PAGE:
a factor that led to the growth of the factory system in the United States was the development of new power sources
Industrial Lifestyle: Trends
1.) against a permanent combination of businesses, now illegal, for the purpose of controlling the production or price of some good.
2.) the merging of businesses into one large organization.
3.) the mass movement of rural people to the urban areas of our country.
1.) invested the capital needed by corporations; chose directors
2.) made management and organization of men and materials more efficient and productive
3.) enforced laws, thus checking corporate power
4.) outlawed certain methods used by corporations to crush their competitors
5.) enforced antitrust laws, protecting small businesses; restrained power of big corporations
2.) business specialists
3.) Theodore Roosevelt
4.) Clayton Antitrust Act
5.) Federal Trade Commission
advantages corporations had over small business included:
raw material discounts
reduction of unit cost
better production methods
dangers to the consumer brought about by the corporate trend included:
stifling of competition
selling inferior products
working and living conditions being controlled
advantages to the United States brought about by corporations included:
more workers employed
better quality products
a chance to invest savings
people who lived in the cities were forced to rely on others for employment
millions of people moved to the nation's rural areas hoping to improve their economic positions
2.) LIVING CONDITIONS
4.) FAMILY LIVING
5.) LEISURE TIME
6.) MAN'S SELF-IMAGE
7.) FEELINGS ABOUT JOB
8.) MAJOR PROBLEMS
1.) urban: factory; rural: farm
2.) urban: tenements; rural: fresh air
3.) urban: unhealthy; rural: satisfactory
4.) urban: everybody worked; rural: healthy, wholesome
5.) urban: little time for; rural: quiet life
6.) urban: poor; rural: pride in work
7.) urban: insignificant; rural: good
8.) urban: crime, long hours; rural: few difficulties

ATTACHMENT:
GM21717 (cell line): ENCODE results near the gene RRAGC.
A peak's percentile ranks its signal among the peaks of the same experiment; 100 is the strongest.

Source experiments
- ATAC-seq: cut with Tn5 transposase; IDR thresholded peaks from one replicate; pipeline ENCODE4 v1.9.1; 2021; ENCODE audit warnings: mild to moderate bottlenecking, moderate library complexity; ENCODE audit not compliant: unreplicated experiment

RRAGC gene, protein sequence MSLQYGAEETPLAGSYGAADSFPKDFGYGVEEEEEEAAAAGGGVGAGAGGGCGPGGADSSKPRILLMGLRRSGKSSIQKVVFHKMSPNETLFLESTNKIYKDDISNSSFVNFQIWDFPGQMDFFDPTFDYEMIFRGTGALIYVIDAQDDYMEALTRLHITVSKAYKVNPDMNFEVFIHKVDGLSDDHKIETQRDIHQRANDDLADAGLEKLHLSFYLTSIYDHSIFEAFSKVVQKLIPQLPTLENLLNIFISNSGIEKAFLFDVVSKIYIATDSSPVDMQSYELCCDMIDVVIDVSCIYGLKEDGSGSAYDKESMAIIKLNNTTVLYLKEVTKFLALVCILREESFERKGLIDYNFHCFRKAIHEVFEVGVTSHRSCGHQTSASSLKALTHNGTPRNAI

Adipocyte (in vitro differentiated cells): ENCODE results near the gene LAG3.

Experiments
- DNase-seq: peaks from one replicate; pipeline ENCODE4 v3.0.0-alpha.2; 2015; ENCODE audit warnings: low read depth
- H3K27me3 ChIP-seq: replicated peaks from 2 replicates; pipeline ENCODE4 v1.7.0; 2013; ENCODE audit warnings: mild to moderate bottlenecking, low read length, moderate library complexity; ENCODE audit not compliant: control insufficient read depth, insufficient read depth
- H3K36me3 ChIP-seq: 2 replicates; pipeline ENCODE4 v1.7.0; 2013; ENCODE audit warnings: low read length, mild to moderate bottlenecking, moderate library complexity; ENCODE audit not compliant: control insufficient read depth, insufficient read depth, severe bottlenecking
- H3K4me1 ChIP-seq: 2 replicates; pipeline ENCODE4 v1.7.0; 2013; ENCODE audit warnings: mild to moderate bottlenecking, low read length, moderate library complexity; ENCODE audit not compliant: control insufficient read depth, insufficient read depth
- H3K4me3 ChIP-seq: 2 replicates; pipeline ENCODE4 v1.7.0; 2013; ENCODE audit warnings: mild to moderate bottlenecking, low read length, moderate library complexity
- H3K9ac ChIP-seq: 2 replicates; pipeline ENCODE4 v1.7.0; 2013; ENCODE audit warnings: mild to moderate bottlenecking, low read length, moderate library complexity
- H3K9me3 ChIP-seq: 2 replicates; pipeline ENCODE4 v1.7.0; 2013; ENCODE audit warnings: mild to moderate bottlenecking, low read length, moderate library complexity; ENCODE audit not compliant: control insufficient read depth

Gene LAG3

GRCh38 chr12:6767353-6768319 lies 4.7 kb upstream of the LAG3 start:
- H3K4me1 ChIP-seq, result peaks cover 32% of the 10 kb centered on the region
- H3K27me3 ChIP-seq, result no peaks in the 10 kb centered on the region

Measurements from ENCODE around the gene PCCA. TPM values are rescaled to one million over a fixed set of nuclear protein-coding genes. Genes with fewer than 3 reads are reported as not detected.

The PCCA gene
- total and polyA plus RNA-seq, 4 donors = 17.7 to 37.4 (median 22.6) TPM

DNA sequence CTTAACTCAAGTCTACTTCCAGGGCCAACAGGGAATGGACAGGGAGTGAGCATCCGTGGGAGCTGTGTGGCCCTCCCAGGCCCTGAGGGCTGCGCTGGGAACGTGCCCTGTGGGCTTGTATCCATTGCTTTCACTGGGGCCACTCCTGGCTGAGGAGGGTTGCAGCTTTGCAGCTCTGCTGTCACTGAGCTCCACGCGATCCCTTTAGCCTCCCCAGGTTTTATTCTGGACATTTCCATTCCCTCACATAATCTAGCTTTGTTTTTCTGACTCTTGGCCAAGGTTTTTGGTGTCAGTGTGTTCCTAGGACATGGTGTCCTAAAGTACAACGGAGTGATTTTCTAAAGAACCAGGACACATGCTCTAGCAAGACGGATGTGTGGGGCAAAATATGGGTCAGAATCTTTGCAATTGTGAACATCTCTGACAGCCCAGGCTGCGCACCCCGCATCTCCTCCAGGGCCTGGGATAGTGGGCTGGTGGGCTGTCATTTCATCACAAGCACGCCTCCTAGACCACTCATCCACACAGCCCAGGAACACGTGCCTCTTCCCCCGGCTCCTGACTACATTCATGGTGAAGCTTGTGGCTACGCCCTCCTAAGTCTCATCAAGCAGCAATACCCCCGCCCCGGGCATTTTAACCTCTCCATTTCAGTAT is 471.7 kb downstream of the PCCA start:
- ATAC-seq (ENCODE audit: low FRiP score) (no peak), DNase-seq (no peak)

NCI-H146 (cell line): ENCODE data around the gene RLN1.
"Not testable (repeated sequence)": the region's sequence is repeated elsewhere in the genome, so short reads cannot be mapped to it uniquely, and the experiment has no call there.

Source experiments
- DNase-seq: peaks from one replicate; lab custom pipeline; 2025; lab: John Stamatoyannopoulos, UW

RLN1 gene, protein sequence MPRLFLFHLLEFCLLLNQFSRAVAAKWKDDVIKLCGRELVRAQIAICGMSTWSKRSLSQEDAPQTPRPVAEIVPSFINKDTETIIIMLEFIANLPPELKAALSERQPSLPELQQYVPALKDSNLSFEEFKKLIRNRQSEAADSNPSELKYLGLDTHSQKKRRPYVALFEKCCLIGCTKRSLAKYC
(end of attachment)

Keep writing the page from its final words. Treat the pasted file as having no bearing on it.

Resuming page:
Industrial Lifestyle: Labor Movement
factories readily employed women and children because they received higher wages and benefits
a factory's main interests were for employee morale and profits
which sentence below best describes the factory working conditions during the Industrial Revolution?
1. Factory working conditions were extremely poor... profit came at the cost of the worker. Injuries and sickness were common, often leading to job loss. Hours were long and hard; there was no time for leisure or self-improvement.
2. Factory working conditions were safe, as the employers knew they needed their employees to continue making a profit. It was much too costly to find and train new employees to replace those that became sick or injured.
why was factory life particularly hard for skilled workers?
Factory life was particularly hard for skilled workers due to the fact that they ended up having to do another person's job for the exact same pay as what the unskilled workers were making.
1.) attempted to curb inflation and create eight-hour work days
2.) admitted all workers regardless of skill, race, or position
3.) sought to better the bargaining position of workers with employers
4.) chartered national unions and sought to strengthen them to increase bargaining power with their employers
1.) National Labor Union
2.) Knights of Labor
3.) trade unions
4.) AF of L
in 1866, the first attempt in the U.S. at a union for workers was called what?
National Labor Union
problems faced by labor unions included:
lack of unity
opposition from corporations
the blacklisting of leaders
worker benefits passed through government legislation included:
improved working conditions for women and children
set working hours
unemployment and accident protection
who formed the first relatively permanent labor union, the Knights of Labor?
YOU MIGHT ALSO LIKE...
Principles of Microeconomics
AMERICAN HISTORY - UNIT 6: UNITED STATES INVOLVEMENT AT HOME AND ABROAD
UNITED STATES INVOLVEMENT AT HOME AND ABROAD
History unit 7 self test 3
OTHER SETS BY THIS CREATOR
Developmental Pysch; Exam 1
Assignment #1: Ch. 1: Scientific Method, Experiemental Method, Correlations